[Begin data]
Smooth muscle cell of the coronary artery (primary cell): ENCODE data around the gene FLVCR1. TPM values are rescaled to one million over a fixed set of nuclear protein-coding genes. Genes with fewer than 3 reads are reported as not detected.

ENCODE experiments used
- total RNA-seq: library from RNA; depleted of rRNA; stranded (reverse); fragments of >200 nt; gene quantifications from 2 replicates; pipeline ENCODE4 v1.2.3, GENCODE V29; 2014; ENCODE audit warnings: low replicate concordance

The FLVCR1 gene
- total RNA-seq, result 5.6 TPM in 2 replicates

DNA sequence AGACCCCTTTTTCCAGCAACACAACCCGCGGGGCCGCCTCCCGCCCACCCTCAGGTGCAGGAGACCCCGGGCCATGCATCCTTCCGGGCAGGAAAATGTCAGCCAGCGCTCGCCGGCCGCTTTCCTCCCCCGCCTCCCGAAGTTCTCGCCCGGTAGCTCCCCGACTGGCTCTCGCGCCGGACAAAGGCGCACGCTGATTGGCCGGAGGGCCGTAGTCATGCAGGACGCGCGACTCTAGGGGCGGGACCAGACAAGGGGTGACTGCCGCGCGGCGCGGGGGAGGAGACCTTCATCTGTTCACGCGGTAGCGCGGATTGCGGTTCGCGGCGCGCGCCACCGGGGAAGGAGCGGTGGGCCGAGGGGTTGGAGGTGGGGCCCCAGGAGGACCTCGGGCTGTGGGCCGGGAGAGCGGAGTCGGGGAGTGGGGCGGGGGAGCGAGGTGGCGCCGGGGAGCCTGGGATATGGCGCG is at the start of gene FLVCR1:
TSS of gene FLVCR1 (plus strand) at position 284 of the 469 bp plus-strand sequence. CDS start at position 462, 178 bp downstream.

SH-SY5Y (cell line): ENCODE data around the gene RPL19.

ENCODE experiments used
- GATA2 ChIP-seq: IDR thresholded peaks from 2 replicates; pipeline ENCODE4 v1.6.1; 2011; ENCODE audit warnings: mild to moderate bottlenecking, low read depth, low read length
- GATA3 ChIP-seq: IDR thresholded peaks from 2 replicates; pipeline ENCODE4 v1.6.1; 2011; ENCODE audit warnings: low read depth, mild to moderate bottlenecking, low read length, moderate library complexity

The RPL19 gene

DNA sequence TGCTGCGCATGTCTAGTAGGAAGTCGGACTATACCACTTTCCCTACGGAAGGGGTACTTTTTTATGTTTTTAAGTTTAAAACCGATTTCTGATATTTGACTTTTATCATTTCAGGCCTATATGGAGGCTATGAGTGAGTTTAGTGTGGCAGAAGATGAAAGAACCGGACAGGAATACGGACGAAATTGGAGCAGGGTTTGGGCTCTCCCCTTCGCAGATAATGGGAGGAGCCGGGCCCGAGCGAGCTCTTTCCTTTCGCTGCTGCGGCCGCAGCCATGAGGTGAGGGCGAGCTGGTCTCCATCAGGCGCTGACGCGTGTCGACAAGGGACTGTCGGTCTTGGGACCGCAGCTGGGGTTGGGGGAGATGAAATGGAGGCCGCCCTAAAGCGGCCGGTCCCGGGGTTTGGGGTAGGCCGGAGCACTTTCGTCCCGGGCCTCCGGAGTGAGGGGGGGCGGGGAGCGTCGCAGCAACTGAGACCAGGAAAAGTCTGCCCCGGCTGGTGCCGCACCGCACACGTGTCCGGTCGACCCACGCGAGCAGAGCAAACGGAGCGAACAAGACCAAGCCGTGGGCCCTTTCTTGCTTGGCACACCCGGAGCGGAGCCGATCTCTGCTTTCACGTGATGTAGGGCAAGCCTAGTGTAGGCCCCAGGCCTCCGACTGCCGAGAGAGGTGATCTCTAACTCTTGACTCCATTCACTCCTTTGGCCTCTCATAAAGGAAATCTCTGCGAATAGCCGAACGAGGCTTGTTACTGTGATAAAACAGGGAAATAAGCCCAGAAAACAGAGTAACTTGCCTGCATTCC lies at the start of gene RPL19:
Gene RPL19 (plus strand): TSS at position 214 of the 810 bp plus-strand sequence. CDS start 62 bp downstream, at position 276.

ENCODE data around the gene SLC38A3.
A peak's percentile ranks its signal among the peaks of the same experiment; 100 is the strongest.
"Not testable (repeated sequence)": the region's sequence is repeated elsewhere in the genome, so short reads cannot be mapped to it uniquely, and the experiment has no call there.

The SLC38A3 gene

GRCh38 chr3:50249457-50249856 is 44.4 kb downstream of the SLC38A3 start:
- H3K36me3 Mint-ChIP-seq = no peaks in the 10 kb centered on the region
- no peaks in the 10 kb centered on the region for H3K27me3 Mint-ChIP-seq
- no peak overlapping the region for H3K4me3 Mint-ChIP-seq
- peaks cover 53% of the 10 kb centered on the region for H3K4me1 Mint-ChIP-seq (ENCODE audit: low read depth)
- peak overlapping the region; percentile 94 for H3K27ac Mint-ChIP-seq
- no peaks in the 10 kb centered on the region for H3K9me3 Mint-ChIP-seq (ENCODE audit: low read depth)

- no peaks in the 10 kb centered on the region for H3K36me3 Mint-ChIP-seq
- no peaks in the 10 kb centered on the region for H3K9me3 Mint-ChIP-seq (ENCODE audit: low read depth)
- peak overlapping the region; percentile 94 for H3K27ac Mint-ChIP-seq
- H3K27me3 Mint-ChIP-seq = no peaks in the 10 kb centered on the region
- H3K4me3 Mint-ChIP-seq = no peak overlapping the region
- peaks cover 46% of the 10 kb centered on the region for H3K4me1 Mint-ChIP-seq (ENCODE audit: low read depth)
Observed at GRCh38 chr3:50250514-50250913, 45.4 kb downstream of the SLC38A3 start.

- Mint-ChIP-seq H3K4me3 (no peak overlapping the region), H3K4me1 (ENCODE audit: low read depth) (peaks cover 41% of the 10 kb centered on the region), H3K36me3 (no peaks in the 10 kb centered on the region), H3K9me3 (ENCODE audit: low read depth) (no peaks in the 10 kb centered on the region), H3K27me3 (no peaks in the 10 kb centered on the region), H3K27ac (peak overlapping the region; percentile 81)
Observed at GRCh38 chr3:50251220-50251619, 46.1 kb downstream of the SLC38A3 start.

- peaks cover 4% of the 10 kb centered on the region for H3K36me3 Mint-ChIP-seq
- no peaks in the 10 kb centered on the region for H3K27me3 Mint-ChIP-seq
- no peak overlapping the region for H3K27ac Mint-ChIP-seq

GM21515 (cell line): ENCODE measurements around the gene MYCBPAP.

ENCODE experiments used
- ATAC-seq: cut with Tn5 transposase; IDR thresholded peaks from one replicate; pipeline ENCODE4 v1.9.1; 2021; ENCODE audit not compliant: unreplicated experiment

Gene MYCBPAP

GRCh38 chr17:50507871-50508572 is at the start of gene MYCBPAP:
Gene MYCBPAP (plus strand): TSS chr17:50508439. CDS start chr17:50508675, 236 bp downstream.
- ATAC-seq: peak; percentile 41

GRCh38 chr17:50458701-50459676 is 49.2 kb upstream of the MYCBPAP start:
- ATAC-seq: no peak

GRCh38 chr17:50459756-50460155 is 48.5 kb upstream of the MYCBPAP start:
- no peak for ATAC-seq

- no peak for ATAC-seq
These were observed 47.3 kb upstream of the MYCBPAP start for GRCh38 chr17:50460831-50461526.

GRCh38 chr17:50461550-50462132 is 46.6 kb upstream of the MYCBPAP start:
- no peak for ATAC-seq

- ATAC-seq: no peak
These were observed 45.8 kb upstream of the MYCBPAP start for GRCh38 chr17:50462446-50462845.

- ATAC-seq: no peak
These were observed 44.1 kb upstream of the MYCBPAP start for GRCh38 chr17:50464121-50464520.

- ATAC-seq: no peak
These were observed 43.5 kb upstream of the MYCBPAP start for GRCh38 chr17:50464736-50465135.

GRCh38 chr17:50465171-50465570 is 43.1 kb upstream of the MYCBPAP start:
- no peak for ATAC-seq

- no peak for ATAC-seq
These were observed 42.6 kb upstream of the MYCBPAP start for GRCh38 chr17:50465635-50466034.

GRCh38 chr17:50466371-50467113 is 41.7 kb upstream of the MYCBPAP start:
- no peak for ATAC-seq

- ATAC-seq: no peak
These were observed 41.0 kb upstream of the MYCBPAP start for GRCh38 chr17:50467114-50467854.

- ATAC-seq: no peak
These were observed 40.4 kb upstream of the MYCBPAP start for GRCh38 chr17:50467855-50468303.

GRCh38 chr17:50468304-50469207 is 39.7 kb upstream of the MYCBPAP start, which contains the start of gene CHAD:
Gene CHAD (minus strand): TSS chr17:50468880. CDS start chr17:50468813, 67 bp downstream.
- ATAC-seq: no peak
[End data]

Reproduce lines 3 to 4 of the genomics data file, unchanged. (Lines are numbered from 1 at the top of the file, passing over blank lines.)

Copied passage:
- total RNA-seq: library from RNA; depleted of rRNA; stranded (reverse); fragments of >200 nt; gene quantifications from 2 replicates; pipeline ENCODE4 v1.2.3, GENCODE V29; 2014; ENCODE audit warnings: low replicate concordance

The FLVCR1 gene